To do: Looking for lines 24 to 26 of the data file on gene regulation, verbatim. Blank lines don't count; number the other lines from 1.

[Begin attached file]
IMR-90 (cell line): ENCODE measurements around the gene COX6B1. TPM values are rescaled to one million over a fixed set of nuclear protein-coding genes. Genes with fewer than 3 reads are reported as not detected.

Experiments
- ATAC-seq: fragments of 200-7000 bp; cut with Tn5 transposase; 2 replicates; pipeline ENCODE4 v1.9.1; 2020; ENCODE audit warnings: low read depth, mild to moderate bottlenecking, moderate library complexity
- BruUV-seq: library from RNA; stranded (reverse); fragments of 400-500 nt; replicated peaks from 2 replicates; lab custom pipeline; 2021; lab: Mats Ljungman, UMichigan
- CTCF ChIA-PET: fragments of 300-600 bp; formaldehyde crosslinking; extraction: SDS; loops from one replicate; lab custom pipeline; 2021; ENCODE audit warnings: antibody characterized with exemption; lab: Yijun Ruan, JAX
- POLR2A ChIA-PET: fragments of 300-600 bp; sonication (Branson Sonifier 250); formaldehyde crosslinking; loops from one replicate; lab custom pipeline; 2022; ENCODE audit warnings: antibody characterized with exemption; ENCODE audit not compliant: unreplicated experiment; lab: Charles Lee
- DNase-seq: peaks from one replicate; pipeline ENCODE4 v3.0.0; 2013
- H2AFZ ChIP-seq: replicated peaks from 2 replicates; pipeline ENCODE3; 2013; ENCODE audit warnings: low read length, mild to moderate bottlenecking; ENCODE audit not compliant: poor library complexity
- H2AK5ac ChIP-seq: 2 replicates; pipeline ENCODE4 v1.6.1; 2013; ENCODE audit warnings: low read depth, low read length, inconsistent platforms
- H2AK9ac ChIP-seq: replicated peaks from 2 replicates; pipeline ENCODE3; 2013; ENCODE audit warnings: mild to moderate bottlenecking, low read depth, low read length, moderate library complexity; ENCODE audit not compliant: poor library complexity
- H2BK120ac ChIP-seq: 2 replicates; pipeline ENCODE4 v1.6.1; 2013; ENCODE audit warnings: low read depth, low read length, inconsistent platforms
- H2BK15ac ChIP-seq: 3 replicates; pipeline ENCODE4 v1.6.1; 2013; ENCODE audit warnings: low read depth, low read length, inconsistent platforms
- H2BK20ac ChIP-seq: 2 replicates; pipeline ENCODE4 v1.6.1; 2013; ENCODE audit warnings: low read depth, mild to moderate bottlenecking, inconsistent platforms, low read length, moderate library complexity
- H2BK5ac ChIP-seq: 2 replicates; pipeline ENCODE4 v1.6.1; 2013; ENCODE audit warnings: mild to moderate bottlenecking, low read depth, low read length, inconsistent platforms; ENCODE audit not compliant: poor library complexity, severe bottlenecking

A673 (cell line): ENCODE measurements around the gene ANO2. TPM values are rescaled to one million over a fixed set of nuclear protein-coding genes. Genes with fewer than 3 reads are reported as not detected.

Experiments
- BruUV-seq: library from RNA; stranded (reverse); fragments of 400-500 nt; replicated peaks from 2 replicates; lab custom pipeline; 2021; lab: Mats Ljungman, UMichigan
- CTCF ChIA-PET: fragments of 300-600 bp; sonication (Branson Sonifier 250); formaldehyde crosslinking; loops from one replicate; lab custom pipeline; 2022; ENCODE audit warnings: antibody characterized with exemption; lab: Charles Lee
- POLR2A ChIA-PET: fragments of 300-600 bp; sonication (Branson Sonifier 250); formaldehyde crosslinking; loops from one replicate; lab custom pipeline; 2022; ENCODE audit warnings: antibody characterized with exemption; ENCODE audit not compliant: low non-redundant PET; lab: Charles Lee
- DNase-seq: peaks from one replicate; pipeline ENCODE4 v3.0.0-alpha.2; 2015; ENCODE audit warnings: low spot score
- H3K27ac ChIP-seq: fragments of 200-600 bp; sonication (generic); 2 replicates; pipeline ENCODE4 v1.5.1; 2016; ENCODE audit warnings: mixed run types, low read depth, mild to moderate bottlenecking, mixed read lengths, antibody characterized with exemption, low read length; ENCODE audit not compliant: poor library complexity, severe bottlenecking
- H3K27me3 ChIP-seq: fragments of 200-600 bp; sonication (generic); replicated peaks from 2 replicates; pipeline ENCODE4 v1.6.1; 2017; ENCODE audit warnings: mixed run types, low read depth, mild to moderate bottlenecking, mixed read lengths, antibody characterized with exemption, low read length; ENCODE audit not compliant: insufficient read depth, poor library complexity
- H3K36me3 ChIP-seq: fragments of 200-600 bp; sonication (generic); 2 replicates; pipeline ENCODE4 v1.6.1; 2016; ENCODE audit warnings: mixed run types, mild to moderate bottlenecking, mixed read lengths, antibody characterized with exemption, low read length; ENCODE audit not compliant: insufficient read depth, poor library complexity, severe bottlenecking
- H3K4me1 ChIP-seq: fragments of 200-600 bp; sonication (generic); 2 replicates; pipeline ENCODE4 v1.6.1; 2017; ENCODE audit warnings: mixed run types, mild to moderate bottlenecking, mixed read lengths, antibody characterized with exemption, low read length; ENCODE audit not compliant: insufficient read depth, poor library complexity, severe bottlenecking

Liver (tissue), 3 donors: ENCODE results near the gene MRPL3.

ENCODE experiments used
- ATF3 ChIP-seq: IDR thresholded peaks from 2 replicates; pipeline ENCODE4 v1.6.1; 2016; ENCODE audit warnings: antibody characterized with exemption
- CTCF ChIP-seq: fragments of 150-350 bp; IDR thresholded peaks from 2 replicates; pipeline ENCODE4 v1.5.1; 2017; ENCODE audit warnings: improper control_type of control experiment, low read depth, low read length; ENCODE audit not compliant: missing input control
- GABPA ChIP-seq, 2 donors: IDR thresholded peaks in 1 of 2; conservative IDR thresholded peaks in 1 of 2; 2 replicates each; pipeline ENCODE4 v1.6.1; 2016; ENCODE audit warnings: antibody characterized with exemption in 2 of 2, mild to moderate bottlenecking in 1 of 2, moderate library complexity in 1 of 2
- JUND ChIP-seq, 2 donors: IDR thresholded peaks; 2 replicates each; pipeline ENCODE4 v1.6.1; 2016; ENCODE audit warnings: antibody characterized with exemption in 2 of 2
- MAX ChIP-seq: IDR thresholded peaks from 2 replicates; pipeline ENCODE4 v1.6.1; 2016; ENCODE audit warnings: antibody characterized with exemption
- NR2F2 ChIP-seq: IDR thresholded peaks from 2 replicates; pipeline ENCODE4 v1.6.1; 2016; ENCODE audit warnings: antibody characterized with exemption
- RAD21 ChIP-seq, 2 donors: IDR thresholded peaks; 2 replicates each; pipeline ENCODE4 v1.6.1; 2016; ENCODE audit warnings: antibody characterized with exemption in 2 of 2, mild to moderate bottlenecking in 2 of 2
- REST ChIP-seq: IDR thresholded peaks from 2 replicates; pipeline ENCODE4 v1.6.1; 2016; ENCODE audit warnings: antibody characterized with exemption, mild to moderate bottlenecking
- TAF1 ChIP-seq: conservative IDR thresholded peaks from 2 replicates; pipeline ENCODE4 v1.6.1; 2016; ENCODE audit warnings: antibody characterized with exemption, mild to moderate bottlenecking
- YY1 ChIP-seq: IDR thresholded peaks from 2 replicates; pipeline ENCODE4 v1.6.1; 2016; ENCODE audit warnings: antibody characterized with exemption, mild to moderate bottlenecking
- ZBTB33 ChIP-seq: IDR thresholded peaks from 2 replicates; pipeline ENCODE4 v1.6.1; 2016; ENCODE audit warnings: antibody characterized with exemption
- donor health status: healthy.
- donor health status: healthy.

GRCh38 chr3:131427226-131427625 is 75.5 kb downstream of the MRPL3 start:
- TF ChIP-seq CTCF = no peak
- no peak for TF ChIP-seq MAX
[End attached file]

- H3K4me1 ChIP-seq: fragments of 200-600 bp; sonication (generic); 2 replicates; pipeline ENCODE4 v1.6.1; 2017; ENCODE audit warnings: mixed run types, mild to moderate bottlenecking, mixed read lengths, antibody characterized with exemption, low read length; ENCODE audit not compliant: insufficient read depth, poor library complexity, severe bottlenecking

Liver (tissue), 3 donors: ENCODE results near the gene MRPL3.

ENCODE experiments used